Recently I confirmed a suspicion of mine, Japanese Beautyberry (Callicarpa japonica) is an invasive exotic. A landscaper had mistakenly installed a few of these shrubs for a client one winter, to replace some dead shrubs in a grouping of American Beautyberry (Callicarpa americana); now there are seedlings of Japanese Beautyberry growing in nearby planting beds.
Observing these two species side by side it is easy for me to choose a favorite. The American Beautyberry has medium-green, medium-textured foliage with rich-colored violet-magenta fruit clusters that surround stem nodes of gracefully arching branches. This shrub is perfect for massing between turf and wooded areas and in the naturalized border. The fruit is not a favorite among wildlife, but will be gobbled up before winter. I have never seen this species re-seed itself.
The Japanese Beautyberry by contrast has yellowish-green foliage of a slightly finer texture and more coolly-colored purple fruit on arched branches that have a more erratic structure. The flowering and fruiting cycle of the two species is similar, and I would imagine the flowers and fruit are similarly attractive to pollinators and wildlife alike. Japanese Beautyberry grows faster, but both species can benefit from pruning to within 6”of the ground each spring as they bloom on new growth.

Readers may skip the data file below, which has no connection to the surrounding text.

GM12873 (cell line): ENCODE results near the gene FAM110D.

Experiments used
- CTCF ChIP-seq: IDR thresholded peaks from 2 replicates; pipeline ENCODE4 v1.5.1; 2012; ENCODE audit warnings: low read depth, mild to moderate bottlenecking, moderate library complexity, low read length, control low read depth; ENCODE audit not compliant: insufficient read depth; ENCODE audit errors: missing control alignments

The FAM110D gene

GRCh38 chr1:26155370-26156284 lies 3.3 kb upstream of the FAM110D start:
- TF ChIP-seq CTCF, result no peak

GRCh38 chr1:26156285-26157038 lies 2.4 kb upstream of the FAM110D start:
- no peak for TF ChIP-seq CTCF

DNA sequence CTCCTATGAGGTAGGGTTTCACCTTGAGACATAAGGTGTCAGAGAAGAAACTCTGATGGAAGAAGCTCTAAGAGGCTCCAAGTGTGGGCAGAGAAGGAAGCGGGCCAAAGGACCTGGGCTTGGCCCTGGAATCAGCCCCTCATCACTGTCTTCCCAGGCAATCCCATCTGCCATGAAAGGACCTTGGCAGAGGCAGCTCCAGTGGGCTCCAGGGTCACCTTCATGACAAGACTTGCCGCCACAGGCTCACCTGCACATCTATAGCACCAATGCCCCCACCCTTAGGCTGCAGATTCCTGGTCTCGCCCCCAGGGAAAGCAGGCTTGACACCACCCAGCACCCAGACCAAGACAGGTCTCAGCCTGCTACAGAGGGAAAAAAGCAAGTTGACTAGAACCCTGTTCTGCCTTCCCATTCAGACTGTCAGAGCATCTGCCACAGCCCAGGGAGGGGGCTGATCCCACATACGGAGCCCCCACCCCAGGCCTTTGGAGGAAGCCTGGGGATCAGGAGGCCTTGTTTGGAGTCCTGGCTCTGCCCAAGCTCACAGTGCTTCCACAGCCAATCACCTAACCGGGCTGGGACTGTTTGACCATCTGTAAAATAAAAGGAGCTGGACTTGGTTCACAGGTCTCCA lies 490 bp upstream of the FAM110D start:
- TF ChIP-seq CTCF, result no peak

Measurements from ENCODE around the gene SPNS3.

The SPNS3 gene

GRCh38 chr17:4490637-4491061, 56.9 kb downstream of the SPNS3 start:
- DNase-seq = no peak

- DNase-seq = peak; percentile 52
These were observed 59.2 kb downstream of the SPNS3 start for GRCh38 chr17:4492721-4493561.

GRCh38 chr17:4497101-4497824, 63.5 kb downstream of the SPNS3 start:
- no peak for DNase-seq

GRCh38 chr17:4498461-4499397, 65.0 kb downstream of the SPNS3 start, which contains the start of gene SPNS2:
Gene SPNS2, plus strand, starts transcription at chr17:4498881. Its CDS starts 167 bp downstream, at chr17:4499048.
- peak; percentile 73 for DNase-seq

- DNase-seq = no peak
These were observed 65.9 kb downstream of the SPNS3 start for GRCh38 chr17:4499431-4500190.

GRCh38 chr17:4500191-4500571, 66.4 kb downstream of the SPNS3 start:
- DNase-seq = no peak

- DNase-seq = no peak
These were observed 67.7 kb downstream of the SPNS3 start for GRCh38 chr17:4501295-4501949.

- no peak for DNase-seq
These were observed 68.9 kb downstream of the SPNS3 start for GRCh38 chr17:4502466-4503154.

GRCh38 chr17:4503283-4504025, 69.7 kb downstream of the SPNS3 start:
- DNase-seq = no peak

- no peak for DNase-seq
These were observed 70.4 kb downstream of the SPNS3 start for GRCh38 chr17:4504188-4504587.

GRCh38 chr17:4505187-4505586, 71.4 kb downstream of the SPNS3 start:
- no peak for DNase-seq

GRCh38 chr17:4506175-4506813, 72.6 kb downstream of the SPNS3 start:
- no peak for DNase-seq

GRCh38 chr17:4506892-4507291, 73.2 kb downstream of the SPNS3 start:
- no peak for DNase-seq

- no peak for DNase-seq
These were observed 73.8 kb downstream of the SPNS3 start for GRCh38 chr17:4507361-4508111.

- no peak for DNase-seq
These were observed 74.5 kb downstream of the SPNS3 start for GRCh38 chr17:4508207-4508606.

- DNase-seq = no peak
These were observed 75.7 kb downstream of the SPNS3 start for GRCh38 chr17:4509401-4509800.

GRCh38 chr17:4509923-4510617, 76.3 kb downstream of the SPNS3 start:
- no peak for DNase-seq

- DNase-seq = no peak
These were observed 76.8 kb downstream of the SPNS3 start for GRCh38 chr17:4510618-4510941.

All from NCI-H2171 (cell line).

There is an abundance of information (and misinformation) on-line about the many Beautyberry species, some of which have been classified as invasive (Callicarpa dichotoma). Jam recipes were surprisingly popular, which proves the point that when you add enough sugar to anything, it will be edible! Fall is the time to enjoy this shrub. And this fall, I will appreciate the native species even more.